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Fremont sees new peak in electricity usage last month

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The Fremont City Council will discuss a $108,365 project to add a new compact submersible conveyor system to the Lon D. Wright Power Plant's Unit 8 at its meeting Tuesday.

The city of Fremont set a new record peak for electricity last month with 107.29 megawatts reported on June 17.

The record was previously broken after almost nine years on June 16 with 102.74 MW reported. The record was previously set at 96.7 MW on July 24, 2012.

City Administrator Brian Newton said in a city update that he believed an even higher peak could be seen later this year with oppressive heat through July and August.

Although Newton said the city is not currently at risk of exceeding its electric generation resources as the maximum output from Fremont’s three power plants is 120 MW, a day where that happens could occur in the future.

“I get asked all the time, ‘Where are we with the power plant? How much life does it have left?’” he told the Fremont Tribune. “And that’s what I’m trying to address, is how close the new peak comes to what we have capabilities of producing.”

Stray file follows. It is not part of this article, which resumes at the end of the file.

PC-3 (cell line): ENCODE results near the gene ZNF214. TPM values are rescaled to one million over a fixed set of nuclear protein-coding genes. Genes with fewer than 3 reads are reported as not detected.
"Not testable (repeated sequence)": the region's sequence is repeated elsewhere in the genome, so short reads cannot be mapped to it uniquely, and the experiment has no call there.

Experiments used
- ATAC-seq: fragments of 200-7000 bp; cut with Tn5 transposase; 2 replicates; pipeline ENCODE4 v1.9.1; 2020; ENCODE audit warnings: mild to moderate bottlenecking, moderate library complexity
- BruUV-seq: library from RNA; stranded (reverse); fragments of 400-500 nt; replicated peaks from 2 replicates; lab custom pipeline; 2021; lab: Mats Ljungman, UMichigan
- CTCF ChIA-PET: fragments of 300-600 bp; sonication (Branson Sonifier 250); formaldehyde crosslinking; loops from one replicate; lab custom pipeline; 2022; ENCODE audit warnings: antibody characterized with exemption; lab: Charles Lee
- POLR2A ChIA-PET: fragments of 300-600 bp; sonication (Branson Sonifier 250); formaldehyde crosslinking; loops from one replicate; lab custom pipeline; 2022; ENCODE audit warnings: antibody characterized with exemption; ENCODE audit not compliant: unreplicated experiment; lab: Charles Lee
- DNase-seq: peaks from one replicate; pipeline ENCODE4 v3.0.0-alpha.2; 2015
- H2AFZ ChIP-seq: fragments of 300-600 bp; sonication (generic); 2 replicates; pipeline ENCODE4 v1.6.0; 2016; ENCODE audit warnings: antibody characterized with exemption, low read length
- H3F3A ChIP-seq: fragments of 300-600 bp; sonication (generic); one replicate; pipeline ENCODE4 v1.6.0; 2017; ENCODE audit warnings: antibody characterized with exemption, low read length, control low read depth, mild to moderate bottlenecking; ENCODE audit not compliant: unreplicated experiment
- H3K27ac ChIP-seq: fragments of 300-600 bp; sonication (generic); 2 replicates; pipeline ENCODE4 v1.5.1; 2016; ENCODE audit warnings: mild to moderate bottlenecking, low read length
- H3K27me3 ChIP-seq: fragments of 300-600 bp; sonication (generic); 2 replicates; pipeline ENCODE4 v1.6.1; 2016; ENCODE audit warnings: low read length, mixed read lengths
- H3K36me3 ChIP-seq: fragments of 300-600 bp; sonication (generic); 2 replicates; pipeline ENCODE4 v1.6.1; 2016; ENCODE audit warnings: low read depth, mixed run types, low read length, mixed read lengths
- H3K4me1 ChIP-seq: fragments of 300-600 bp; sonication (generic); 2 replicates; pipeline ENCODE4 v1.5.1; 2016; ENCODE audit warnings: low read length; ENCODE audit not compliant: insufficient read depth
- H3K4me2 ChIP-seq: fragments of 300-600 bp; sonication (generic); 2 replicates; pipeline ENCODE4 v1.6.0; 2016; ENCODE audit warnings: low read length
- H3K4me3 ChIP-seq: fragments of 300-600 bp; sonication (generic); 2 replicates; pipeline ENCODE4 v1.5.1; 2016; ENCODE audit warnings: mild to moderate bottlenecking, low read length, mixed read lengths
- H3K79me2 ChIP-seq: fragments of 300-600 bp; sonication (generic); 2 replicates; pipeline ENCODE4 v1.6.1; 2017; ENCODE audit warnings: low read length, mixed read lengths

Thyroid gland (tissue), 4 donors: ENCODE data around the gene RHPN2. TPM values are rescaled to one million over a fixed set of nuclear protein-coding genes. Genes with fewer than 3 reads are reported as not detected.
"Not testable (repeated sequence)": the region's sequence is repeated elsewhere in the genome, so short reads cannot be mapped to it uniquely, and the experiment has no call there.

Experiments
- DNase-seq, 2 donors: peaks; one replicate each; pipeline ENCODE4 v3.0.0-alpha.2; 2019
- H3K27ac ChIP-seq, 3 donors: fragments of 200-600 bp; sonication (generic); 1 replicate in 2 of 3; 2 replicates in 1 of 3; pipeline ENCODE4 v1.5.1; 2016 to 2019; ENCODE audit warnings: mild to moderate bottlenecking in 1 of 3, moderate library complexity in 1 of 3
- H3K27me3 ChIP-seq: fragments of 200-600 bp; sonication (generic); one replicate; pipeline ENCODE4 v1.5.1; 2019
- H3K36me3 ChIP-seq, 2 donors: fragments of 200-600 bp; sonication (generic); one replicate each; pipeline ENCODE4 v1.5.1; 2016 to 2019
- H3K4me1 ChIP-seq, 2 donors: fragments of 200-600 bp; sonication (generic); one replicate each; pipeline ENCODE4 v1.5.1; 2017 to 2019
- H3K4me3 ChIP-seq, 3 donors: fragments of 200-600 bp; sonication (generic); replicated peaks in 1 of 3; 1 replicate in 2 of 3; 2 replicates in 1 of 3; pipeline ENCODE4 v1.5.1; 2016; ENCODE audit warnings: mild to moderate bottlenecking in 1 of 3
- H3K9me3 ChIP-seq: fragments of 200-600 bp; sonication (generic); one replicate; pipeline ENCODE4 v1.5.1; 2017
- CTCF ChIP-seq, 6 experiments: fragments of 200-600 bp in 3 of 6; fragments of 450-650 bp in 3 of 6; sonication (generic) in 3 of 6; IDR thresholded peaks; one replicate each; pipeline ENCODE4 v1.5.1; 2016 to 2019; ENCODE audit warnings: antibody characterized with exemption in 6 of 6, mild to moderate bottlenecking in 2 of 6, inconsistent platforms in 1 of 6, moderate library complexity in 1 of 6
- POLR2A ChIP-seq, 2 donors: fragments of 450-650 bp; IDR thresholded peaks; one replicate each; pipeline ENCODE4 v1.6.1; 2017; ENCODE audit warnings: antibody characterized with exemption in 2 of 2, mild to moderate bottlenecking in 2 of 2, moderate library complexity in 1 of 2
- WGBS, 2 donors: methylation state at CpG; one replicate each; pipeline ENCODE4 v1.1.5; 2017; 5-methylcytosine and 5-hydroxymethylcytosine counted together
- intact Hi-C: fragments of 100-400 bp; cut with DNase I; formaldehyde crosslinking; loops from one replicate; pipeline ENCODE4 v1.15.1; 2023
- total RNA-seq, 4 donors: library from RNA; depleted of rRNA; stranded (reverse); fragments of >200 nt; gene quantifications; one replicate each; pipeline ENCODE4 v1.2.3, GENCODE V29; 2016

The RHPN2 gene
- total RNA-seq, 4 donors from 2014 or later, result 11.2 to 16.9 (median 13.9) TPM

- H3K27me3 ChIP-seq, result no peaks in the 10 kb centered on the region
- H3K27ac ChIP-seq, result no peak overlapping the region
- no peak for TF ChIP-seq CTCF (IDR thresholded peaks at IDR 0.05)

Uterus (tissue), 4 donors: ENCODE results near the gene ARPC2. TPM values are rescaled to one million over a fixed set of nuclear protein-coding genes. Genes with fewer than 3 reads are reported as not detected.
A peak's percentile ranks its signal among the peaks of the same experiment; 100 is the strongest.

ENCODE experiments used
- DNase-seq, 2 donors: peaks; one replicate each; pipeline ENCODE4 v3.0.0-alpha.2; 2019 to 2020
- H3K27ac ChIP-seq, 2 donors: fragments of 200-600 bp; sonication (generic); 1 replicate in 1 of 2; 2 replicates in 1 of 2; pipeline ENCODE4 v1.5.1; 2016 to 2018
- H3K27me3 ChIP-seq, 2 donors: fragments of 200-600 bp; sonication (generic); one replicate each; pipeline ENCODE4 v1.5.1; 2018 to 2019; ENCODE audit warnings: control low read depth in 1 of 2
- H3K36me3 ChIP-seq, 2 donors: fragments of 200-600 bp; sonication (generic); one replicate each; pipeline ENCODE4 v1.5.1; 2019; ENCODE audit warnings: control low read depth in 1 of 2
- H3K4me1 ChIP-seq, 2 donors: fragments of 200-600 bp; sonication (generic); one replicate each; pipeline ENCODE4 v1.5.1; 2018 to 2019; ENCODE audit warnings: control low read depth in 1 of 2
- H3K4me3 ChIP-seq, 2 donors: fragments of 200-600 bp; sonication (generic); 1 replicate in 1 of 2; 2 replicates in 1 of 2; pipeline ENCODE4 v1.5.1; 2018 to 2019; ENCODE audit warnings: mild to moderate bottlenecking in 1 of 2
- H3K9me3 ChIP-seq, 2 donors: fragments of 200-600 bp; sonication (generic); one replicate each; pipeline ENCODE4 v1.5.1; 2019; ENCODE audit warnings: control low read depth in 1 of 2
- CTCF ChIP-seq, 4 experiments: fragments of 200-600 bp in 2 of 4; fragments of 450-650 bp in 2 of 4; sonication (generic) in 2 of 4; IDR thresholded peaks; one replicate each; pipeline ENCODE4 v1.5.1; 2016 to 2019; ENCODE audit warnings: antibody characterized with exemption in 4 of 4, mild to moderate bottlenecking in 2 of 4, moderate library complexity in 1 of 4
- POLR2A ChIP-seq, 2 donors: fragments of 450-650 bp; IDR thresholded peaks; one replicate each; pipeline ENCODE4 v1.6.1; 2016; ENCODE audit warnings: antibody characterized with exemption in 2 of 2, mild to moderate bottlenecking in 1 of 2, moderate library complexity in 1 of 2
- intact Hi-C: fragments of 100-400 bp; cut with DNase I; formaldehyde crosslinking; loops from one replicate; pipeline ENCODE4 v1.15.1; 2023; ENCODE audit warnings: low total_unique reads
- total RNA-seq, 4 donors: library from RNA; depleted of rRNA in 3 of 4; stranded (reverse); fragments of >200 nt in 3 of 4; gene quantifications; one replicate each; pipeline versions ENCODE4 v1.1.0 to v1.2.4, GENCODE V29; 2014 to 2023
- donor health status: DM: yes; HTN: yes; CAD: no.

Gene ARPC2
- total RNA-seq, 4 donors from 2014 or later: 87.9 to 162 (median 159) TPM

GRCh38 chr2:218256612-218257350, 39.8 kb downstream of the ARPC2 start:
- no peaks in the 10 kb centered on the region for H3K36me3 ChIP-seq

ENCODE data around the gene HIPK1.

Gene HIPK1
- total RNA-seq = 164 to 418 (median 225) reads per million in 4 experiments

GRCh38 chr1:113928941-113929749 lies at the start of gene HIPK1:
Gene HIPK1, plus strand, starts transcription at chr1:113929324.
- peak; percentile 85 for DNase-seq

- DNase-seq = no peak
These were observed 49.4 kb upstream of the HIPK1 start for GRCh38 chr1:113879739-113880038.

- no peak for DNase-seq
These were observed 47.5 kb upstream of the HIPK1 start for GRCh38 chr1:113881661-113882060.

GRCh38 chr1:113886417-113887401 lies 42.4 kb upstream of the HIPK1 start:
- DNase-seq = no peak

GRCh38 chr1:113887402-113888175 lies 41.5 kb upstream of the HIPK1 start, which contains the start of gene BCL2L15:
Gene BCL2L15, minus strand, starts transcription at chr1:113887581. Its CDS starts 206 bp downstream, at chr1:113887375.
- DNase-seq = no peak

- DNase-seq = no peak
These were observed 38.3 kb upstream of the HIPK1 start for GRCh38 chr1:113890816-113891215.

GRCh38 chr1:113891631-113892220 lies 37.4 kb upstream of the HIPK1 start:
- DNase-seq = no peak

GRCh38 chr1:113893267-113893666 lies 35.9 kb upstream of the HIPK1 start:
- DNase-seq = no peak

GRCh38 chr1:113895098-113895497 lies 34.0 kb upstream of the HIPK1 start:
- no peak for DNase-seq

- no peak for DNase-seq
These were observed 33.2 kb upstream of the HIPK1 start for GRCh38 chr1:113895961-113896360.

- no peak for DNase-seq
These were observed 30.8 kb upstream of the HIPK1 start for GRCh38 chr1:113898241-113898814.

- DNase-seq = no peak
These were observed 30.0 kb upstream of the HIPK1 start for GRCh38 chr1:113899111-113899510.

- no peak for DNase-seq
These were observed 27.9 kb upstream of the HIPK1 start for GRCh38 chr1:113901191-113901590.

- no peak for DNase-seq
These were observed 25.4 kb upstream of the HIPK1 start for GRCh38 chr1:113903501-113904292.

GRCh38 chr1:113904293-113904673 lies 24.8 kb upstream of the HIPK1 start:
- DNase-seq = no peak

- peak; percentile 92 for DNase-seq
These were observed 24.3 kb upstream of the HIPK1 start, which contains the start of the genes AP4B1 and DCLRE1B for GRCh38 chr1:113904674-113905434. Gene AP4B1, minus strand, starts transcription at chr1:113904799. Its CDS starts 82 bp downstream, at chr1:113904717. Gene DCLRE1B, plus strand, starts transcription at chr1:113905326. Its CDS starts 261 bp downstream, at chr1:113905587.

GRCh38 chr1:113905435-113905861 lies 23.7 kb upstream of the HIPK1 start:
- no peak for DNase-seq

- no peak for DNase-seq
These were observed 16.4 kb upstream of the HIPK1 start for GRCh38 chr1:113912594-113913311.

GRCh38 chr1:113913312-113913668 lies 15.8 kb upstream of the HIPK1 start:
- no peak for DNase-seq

To better prepare for such an occurrence, Newton said the city is seeking proposals for an extra 25 MW of power from other state electric generation sources either later this year or early next year.

“And then we’ll take a look at how long of a term that’s going to be, since it depends on price, how long of a term we go on that,” he said. “But we’re getting to the point where the next buyable option is to go out and get a power purchase agreement and start supplementing what we have here.”

In the meantime, Fremont residents can help to lower the peak by minimizing their electricity usage throughout the day by turning off lights or appliances when not in use.

Ways to help also include holding off on activities that use large amounts of electricity such as running a dishwasher, dryer, washing machine or oven until later in the evening.

“Typically, the demand for electricity is the highest between the hours of 4 p.m. and 7 p.m.,” Newton said in the update, “so anything you can do to curtail your use of electricity during this period of time helps lower the peak.”

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